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U.S. Securities and Exchange Commission

Speech by SEC Commissioner:
Statement at Open Meeting Regarding Proposed Rules Concerning Asset-Backed Securities


Commissioner Troy A. Paredes

U.S. Securities and Exchange Commission

Washington, D.C.
April 7, 2010

Thank you, Chairman Schapiro.

It is widely recognized that securitization helps spur the real economy. Most notably, securitization expands the availability of credit so that homeowners, consumers, and small and large businesses alike can tap into financing more efficiently to fund their needs. Without securitization, credit becomes harder to come by, and those who do obtain credit may have to pay more to borrow. Without securitization, it becomes more burdensome for people to buy homes; for consumers to shop; and for businesses to finance their operations.

The financial crisis has raised many questions about securitization's viability as a means of finance and credit expansion. With the proposal before us today, the Commission is offering its attempt to address certain concerns with securitization that the crisis has brought into focus.

The Commission staff has worked diligently in trying to fashion a regulatory response that is intended to reinvigorate the securitization market. A central feature of the proposal is to require new disclosures for public offerings of asset-backed securities (ABS). New asset-level disclosures, for example, would be coupled with a new waterfall computer program to promote investors' ability to evaluate an ABS offering and thus to price the securities more appropriately. The expectation is that such enhanced disclosures — which I support — will bring greater market discipline to the securitization chain. Indeed, the private sector already is considering disclosure improvements to facilitate informed investor decision making and to promote a more efficient securitization process that encourages capital to flow throughout the economy. In addition to thinking about mandatory disclosure from traditional perspectives of securities regulation — namely, investor protection and capital formation — one also has to take notice of certain personal privacy interests that could be compromised as more detailed asset-level information is made publicly available. I look forward to the comments we will receive as we look to ensure that the disclosure mandates are properly tailored to fit the needs of securitization.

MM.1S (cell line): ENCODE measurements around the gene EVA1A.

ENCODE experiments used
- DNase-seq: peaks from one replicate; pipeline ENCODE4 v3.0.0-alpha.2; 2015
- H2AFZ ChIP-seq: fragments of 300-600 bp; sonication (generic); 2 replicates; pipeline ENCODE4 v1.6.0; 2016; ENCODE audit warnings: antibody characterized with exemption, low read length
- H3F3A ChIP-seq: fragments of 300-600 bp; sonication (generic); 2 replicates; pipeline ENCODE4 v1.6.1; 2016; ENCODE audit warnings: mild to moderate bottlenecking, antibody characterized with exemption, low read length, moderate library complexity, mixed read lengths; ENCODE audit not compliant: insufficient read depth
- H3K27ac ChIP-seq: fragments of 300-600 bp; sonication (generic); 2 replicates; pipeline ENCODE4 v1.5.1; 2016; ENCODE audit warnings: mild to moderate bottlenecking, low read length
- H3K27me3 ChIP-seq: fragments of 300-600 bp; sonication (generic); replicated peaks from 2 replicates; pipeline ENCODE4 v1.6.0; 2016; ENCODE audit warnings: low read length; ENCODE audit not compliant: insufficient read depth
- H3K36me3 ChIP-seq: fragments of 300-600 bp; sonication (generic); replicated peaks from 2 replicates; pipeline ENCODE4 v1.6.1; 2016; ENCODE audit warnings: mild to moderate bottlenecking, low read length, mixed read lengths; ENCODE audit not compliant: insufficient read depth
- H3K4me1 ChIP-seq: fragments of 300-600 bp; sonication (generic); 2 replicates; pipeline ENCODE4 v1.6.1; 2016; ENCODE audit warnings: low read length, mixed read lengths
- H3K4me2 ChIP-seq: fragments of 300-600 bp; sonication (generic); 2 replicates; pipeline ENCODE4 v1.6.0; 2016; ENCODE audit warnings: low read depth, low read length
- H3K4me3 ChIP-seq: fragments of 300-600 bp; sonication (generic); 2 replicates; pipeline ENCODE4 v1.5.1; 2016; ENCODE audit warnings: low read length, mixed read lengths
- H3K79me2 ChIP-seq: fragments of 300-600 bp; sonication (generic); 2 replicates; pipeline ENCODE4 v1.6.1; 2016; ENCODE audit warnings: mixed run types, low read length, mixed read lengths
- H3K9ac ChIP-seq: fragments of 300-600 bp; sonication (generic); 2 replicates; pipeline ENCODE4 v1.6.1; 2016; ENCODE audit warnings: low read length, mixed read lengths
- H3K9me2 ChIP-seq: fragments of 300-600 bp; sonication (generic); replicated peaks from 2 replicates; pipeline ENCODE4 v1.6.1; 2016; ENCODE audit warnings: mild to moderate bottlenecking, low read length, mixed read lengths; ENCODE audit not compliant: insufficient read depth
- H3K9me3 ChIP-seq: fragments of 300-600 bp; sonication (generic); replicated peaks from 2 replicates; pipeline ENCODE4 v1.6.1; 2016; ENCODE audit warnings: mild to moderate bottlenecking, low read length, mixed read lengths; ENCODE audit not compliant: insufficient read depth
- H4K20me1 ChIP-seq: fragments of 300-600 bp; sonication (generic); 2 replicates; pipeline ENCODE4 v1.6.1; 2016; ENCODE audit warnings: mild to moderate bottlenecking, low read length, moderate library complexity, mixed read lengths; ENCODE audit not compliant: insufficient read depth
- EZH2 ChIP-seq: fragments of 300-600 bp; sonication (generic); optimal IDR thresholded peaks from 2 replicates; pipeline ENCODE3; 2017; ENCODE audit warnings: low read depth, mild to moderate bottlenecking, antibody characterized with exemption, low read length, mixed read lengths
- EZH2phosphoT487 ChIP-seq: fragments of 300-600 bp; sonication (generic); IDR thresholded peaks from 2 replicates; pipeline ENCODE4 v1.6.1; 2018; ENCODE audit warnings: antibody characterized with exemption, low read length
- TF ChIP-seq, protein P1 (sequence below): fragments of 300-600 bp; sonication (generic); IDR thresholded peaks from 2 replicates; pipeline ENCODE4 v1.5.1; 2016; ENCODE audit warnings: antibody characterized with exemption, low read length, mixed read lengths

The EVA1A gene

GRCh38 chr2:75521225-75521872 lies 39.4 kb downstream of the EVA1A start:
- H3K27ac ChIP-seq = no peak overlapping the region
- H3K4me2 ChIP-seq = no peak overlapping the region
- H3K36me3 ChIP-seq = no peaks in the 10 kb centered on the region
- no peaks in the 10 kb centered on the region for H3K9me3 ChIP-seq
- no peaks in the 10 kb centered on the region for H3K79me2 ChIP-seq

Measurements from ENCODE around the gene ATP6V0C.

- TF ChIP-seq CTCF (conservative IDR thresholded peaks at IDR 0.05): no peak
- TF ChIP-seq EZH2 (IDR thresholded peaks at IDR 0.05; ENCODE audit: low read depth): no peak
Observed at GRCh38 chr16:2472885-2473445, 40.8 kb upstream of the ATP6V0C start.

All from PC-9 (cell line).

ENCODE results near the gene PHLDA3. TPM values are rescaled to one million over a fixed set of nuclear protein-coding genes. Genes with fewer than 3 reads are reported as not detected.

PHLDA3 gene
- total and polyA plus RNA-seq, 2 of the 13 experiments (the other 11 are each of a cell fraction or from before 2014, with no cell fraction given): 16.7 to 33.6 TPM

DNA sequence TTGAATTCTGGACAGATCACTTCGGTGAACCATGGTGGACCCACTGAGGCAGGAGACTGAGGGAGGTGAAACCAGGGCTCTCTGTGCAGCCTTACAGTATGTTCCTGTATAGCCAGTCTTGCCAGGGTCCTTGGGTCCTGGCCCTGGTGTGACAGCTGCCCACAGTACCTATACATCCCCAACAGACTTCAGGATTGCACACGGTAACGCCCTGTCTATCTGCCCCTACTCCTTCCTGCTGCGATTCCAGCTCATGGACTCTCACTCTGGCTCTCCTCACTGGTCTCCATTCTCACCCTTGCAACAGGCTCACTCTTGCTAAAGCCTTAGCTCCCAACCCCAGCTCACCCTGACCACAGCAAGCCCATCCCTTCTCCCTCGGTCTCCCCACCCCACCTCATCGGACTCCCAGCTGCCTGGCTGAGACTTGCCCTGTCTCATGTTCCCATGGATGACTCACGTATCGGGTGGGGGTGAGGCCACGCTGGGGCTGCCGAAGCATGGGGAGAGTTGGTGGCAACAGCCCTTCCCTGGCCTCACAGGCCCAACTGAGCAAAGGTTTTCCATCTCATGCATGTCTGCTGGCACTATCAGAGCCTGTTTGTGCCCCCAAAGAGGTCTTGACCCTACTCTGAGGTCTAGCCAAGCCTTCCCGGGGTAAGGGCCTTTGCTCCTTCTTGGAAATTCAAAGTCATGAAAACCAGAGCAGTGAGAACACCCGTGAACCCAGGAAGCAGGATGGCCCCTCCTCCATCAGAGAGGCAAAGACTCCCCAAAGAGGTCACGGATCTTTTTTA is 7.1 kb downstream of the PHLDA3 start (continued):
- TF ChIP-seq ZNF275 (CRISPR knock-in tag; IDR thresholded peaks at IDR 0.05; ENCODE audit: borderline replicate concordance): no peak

I do, however, have significant reservations about other key features of this rulemaking. The following captures the core of three of my primary concerns.

First, I am concerned about the proposal's approach to "skin in the game." The proposal conditions shelf eligibility upon the sponsor of an ABS offering retaining an unhedged five percent "vertical slice" of the issuance. The goal of better aligning the incentives of originators and sponsors with the interests of investors is valid. However, more rigorous analysis is required than has been offered before concluding that a particular percentage or form of risk retention is appropriate to entrench in the Commission's rules. Even if it is optimal for a sponsor to retain a five percent vertical slice of the deal in some ABS offerings, it does not necessarily follow that a one-size-fits-all approach to skin in the game for shelf eligibility makes sense. Different asset classes and different deal structures may argue for different degrees and forms of risk retention.

In addition, many financial institutions, along with many investors, suffered considerable losses when the financial crisis hit precisely because they had skin in the game. Accordingly, how confident should we be that requiring a sponsor to hold a five percent vertical slice will appreciably improve the quality of asset-backed securities?